As this was my first time doing a photoshoot of myself, I wanted a team of first timers as well. The obvious choice for the photographer was my dear friend Alger Ji-Liang, whom I’ve known since moving to ‘Vancouver’ six years ago. This was also his first time shooting something so large scale, a conceptual shoot with multiple collaborators. In terms of styling, I remember talking to my friend Ashley Jim about our dreams and aspirations while laying on my bed. She had expressed to me that she wanted to pursue styling at the same time that I told her I wanted to start drag. It was only natural that she would be the first ever stylist that I worked with, as I was her first official client. Dreams beget more dreams.

The shoot was also planned for the same day that I would make my large stage debut at East Side Studios, a warehouse that houses the majority of Vancouver’s queer club scene. As this performance also felt like a declaration, I chose to perform ‘Born Yesterday’ by one of my favourite artists, Arca. This shoot was conceptually centred around this performance. I remember Ashley asking for some keywords and inspirations for the styling of this shoot, and I gave her a series of binaries that seemingly contradict each other—soft/metal, sensual/violent, light/dark, vulnerable/alien, sensitive/bitchy. I wanted to express all of these ideas and how they may synchronize with each other in one visual reality—a fantasy that was undoubtedly Bangkok’s own.

I think my attraction to paradox, contradiction, and binaries can be attributed to my mixed raciality. One photo, in particular, makes me think of this. Bangkok lays on the floor leaning forward towards the camera, one arm resting on the ground for stability and the other presses against her face. Her finger pulls her eyelid towards her temple, referencing the childish microaggression against Asians by mocking their eye shape. This gesture is full of contradiction as well as reclamation. Within her gaze, she asks, ‘How do I perform my own Asianness from the middle ground of a mixed race perspective?’ Her lived experiences are defined by this difficult middle space—not Asian enough, not white enough. Bangkok is the embodiment of this contradiction.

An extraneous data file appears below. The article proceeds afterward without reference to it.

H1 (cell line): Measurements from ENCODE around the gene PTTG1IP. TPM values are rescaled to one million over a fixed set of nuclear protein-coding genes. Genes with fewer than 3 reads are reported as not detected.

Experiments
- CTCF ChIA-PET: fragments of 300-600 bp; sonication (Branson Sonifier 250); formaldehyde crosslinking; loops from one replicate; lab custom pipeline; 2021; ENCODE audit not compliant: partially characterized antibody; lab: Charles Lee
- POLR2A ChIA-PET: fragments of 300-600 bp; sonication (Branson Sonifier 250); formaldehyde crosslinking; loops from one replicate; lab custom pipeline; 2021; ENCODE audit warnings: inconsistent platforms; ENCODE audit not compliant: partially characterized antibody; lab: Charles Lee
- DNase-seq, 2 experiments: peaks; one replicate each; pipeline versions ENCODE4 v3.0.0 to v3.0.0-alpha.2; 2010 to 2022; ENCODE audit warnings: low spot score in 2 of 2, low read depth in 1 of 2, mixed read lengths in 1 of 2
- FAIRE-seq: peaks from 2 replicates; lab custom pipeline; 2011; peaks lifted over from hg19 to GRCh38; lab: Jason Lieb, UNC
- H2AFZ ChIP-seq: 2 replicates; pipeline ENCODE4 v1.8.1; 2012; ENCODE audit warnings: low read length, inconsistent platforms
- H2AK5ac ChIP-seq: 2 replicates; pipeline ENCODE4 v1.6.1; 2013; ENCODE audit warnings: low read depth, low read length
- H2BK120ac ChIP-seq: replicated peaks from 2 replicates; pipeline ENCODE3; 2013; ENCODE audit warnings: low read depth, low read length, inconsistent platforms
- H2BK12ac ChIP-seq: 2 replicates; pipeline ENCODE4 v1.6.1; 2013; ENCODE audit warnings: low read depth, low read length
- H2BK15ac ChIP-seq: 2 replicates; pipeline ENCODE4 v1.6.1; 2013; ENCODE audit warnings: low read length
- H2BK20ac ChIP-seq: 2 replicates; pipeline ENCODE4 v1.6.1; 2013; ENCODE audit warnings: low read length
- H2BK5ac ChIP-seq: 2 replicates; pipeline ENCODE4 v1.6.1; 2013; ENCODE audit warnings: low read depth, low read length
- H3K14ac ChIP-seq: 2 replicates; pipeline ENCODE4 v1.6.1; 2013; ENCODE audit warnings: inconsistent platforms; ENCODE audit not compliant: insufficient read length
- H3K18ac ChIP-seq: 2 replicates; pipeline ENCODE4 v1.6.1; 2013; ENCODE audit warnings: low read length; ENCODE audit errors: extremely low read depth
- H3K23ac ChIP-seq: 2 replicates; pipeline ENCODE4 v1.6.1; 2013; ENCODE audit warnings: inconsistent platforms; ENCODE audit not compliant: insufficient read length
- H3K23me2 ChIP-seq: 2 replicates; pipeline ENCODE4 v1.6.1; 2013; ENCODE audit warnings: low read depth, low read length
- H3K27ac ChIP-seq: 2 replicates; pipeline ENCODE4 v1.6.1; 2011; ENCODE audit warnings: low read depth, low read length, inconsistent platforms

“Born Yesterday” by Arca was the perfect song to burst into this world with. This song is also both a declaration and a reclamation. The lyrics speak of taking one's power and confidence back after heartbreak, ideas that I am all too familiar with. To me, the song is about empowerment through vulnerability. It's about admitting that the mistakes you’ve made have made you who you are and also that pain has made you grow, even if it has held you so down at some point. This song for me is about holding space for that contradiction, that I can love my pain and think it's beautiful and transformative but also still somehow… painful. Pain is transformative if you let it be.

In this womb-like darkness, Bangkok looks up at the light as though it is her own god—a sort of life-giving shimmer that reveals her to the world. This light shines upon her queer divinity and illuminates her upward gaze.

In a 2020 interview with Pitchfork regarding her album KiCk i, Arca spoke of what the title means to her. It references the prenatal kick within the mother’s womb that marks a child's manifestation of its own distinct individuality: “When a child is brought into the world, kicking is the first manifestation of its will. So I see it as a metaphor for individuation, for choosing to differentiate yourself. It’s a rallying cry to kick against categorization. If it’s oppressive, kick against it. And I liked that it was physical” (Arca, 2020). These photos are my own kicks: a declaration that I am ever present and that my individual journey may birth many queer realities,  utopias, and worlds that my guarded, scared, and crying childhood self would never have imagined was possible. Only in her dreams did she ever kick for what she deserved.

- Bangkok


APA citation for Arca:

Sherburne, P. (2020, May 20). Live From Quarantine, It’s the Arca Show. Pitchfork Magazine. https://pitchfork.com/features/interview/live-from-quarantine-its-the-arca-show/.